Cloud technology is not yet widespread among public sector organizations, but the UK is slowly getting there. This is according to a new report from NetApp, which claims that the country has made “notable progress” towards cloud adoption.
NetApp issued a Freedom of Information (FoI) request to 200 UK government departments, public agencies, services, and trusts, and found that more than half (53 percent) use hybrid infrastructure, in which some elements remain on-premises.
The company believes this mixture of cloud and local infrastructure will “continue to be the norm for the foreseeable future”, as the complexity of cloud services and existing infrastructure demands implies that “realistic and sensible planning” is necessary for an agile environment that unlocks the cloud’s full potential.
At the moment, more than two-thirds of services are currently less than 50 percent cloud-based. Approximately one in six (16 percent) of respondents are looking to be fully cloud-based in three years’ time.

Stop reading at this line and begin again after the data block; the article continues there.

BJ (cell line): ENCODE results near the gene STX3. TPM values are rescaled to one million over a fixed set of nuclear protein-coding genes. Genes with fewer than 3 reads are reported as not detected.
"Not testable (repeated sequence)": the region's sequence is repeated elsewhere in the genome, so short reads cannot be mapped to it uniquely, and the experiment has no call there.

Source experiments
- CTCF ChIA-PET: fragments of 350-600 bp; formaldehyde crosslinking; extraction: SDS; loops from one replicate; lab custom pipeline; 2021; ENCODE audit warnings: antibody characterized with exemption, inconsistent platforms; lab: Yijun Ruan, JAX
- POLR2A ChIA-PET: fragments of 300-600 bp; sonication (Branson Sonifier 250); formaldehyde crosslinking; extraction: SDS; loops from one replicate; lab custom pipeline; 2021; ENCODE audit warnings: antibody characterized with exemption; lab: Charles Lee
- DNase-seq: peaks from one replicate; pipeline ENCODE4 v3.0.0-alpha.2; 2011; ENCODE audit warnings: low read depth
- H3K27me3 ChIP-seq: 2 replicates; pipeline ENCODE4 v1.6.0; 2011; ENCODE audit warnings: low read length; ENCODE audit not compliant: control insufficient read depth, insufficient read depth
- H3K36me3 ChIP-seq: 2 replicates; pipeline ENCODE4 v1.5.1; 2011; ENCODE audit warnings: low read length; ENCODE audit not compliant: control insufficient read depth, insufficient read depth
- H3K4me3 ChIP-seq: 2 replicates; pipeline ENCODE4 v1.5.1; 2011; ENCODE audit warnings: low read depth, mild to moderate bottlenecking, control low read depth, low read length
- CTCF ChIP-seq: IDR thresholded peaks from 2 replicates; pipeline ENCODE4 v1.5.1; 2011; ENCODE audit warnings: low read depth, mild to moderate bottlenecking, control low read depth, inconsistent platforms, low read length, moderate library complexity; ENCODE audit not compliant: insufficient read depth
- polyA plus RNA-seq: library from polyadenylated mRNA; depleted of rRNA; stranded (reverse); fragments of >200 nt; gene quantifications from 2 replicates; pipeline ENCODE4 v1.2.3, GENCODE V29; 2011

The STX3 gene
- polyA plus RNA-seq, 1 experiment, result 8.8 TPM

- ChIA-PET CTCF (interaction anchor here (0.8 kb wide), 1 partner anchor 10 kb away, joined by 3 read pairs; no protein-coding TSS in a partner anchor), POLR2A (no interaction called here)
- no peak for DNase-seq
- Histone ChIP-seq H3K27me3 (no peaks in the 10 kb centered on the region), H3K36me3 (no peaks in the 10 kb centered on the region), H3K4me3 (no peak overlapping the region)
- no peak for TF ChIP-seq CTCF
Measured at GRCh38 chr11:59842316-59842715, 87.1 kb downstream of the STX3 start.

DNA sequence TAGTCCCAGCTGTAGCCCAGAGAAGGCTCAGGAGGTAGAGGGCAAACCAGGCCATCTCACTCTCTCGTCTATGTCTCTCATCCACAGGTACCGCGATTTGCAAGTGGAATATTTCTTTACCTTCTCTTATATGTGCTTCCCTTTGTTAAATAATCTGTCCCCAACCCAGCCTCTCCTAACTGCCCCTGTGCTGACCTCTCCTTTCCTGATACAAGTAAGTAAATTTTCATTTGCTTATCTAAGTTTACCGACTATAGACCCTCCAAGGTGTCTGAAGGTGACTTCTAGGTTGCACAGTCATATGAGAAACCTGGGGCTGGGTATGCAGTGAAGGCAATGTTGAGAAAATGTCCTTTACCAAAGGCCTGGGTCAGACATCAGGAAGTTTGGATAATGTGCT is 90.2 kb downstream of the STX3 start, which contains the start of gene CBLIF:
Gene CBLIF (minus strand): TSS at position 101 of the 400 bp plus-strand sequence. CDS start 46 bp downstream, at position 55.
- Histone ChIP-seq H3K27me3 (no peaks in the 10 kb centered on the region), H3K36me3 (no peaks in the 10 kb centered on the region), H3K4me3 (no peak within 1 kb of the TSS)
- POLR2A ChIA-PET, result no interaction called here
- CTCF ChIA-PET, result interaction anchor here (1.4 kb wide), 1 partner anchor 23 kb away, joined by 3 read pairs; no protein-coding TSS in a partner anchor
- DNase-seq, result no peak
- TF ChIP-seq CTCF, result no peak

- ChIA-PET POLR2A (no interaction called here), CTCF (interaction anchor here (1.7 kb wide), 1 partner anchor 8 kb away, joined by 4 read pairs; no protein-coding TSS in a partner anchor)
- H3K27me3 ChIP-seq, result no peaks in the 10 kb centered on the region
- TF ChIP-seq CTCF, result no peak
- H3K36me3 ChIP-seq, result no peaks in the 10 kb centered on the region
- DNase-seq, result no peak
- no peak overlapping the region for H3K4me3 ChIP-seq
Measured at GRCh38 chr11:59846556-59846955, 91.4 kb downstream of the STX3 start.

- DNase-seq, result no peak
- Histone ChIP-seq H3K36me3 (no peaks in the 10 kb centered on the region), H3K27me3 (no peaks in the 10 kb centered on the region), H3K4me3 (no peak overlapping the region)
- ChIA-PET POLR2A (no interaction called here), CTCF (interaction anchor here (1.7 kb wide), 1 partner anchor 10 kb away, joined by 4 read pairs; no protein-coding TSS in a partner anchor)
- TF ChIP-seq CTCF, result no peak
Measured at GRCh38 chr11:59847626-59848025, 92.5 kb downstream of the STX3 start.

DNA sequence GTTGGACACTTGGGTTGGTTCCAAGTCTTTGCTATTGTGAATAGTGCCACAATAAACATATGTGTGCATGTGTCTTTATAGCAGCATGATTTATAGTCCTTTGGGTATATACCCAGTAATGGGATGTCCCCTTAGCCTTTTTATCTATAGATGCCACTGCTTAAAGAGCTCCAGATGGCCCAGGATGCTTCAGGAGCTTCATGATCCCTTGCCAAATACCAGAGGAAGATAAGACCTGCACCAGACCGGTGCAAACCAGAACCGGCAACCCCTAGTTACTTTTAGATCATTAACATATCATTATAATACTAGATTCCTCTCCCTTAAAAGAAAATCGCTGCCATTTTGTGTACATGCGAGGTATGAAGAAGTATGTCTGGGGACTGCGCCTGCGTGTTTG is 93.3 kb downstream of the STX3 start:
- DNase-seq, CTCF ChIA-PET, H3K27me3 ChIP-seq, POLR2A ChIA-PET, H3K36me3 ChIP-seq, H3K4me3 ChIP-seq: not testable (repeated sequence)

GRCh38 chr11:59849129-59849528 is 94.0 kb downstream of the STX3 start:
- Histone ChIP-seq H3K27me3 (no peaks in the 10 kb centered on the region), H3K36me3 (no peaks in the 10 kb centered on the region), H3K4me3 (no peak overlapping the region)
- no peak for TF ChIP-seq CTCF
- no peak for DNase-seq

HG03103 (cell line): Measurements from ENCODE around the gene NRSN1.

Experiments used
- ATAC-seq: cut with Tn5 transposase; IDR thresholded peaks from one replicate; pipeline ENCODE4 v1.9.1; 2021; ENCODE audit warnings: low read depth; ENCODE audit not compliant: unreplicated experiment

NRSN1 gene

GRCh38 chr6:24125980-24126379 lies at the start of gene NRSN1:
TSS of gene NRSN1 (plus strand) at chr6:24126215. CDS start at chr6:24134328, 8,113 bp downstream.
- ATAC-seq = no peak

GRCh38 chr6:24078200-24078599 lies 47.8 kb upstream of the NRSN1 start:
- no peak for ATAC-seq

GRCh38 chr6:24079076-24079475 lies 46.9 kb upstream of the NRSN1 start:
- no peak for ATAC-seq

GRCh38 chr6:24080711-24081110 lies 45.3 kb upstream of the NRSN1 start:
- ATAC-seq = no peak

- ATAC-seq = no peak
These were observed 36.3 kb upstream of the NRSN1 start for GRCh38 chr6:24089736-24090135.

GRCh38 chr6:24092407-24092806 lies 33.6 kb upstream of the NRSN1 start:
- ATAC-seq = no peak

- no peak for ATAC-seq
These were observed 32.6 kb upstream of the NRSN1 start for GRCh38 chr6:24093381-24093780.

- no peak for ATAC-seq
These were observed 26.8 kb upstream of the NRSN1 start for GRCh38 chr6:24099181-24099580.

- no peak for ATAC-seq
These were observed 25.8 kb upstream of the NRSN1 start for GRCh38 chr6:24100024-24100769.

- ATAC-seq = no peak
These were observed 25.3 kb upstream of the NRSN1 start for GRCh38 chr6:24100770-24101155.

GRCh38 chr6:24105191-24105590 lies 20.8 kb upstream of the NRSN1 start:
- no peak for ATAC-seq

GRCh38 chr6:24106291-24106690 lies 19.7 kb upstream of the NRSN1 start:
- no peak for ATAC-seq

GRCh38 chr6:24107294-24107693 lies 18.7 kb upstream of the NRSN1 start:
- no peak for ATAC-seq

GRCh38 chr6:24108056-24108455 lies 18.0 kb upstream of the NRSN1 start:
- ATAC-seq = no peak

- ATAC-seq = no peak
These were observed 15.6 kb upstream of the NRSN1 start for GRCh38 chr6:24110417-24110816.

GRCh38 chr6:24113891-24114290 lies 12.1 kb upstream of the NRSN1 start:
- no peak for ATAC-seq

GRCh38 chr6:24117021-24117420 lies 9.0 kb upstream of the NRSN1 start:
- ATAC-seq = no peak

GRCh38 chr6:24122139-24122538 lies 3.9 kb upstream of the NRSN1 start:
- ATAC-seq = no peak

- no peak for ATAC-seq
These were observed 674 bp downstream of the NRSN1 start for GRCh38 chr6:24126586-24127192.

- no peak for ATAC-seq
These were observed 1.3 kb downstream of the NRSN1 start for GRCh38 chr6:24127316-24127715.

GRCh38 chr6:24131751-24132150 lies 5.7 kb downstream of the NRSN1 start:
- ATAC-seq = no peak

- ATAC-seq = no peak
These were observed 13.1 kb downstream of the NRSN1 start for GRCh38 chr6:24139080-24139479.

While in most cases organizations do look at the cloud as a problem-solver, there are instances in which cloud simply isn’t a good fit, the report states. Almost one in ten (9 percent) departments and services have targets of being only 10 percent cloud based in three years’ time, while at least two NHS Trusts currently have no plans to use the cloud.
“These findings definitively show that our public sector will continue to operate in a hybrid environment over the medium term,” said Tim Skinner, Sales Director of NetApp Public Sector.
“As the UK’s public services strive to get the best out of both worlds – cloud and on premises – they must focus on optimizing and truly integrating these various environments with one another. Not only can this drive significant cost savings and lay the foundations for delivering improved services, it will accelerate them in their journey towards the cloud.”
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